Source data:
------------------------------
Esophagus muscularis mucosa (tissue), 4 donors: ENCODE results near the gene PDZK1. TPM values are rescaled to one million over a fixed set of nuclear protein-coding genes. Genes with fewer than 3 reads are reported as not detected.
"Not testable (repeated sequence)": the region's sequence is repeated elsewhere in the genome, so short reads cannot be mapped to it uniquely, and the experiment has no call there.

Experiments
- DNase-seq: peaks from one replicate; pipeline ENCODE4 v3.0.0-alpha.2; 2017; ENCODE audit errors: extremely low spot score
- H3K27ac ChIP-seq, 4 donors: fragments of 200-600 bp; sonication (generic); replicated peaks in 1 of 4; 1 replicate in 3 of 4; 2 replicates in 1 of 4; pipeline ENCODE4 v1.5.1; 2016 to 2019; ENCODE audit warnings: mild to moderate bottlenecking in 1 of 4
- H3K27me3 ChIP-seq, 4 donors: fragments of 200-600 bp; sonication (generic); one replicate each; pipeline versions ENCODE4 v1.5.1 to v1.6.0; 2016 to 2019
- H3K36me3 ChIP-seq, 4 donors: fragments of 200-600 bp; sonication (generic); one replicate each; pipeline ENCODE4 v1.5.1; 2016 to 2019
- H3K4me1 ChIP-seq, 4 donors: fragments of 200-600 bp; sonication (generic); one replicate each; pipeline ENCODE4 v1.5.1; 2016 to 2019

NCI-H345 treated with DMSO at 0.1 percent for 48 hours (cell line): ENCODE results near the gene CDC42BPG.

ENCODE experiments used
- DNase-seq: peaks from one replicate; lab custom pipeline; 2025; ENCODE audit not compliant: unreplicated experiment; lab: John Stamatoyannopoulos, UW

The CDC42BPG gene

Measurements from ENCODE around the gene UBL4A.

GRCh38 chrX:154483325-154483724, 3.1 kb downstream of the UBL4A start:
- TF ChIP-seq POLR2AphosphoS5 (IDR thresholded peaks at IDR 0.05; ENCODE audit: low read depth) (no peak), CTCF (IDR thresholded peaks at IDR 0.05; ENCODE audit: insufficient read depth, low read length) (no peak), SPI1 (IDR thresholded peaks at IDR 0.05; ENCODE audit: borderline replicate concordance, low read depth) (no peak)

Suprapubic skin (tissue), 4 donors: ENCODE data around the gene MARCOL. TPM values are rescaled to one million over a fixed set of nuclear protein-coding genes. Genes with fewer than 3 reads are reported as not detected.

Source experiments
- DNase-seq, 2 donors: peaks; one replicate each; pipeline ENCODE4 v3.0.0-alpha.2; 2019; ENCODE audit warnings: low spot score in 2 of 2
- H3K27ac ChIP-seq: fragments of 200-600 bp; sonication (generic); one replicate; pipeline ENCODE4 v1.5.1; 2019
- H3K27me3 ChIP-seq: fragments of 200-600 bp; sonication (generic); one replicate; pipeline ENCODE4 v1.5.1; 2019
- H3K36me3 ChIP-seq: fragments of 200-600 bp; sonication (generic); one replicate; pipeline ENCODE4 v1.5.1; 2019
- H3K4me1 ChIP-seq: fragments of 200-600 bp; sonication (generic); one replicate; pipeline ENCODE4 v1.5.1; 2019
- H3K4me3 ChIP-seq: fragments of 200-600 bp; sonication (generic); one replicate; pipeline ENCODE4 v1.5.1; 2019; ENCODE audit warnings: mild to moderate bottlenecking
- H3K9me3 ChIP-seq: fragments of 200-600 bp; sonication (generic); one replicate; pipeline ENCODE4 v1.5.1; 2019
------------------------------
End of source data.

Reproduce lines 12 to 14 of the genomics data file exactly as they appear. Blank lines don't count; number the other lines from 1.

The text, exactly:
The CDC42BPG gene

Measurements from ENCODE around the gene UBL4A.

GRCh38 chrX:154483325-154483724, 3.1 kb downstream of the UBL4A start: